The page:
Modern agricultural tractors contain so much cutting-edge technology, they rival even the latest spacecraft. But the back end is still old-school, relying largely on fossil fuels. So any optimization in tractor efficiency is a huge win for the environment.

With this in mind, Purdue University researchers have undertaken a $3.2 million Department of Energy project to optimize the hydraulic systems that connect tractors and implements.

“Fluid power is everywhere,” said Andrea Vacca, Purdue’s Maha Fluid Power Faculty Chair, professor of mechanical engineering and agricultural and biological engineering, and director of the Maha Fluid Power Research Center, the largest academic hydraulics lab in the country. “It’s used in airplanes, in cars, and in all kinds of heavy equipment. A tractor is an example of a vehicle that uses fluid power to actuate everything from the steering and propulsion, to powering the implements it pulls behind it.”

But powering the implements has proven to be a problem. The hydraulic control system of the tractor has shown only 20% efficiency when connected to the hydraulic systems of certain implements like planters, seeders and bailers.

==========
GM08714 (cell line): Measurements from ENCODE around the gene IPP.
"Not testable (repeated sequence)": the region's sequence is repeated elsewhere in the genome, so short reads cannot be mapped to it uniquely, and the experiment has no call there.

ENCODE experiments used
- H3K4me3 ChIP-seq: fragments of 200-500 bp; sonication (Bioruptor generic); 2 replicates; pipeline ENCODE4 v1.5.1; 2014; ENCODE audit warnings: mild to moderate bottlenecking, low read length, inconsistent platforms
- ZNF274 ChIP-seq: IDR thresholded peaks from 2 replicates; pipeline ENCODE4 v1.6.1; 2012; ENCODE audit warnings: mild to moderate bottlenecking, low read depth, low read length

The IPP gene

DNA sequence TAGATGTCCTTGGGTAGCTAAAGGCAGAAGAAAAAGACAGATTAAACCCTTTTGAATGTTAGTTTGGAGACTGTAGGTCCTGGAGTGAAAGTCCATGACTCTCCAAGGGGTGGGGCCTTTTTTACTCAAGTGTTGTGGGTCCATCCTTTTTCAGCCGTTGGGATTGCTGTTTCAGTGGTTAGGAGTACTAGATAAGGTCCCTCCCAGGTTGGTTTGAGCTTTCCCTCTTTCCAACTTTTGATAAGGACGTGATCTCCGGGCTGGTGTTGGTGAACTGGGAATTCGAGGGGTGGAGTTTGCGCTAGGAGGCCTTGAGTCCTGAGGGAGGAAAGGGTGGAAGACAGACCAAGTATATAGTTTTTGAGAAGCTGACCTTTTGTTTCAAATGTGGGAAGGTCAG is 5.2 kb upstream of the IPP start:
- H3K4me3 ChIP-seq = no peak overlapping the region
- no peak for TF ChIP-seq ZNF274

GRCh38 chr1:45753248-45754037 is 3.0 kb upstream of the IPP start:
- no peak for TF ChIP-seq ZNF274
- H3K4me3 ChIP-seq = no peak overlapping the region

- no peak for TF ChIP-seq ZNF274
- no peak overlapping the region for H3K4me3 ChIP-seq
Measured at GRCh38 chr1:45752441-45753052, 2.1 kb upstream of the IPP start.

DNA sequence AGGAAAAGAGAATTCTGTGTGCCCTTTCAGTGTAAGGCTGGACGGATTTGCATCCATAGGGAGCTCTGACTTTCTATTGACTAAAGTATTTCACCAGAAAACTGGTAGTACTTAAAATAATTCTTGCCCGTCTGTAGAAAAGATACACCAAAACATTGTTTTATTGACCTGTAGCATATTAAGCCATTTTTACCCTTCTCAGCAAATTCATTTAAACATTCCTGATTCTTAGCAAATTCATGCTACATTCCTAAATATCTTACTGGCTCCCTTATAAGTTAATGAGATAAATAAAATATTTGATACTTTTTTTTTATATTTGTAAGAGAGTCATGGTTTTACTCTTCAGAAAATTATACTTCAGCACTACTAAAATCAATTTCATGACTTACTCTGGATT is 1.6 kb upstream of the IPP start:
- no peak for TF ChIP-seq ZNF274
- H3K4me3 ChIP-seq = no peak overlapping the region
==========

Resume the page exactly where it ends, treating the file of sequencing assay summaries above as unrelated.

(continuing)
“There’s a conflict in the controls, where the two systems are almost fighting each other,” said Patrick Stump, a Ph.D. student in mechanical engineering. “As a result, when it’s connected to a planter, the tractor always has to run at extremely high power, which wastes fuel and increases emissions.”

In this study, funded through the U.S. Department of Energy’s Office of Energy Efficiency and Renewable Energy, Vacca’s team focused its attention on a specific combo of tractor and planter, both provided by Case New Holland Industrial, with hydraulic systems provided by Bosch Rexroth. See video.

The planter is 40 feet wide, with 16 planting rows.

Read more: Tractor efficiency increased, thanks to Purdue hydraulics research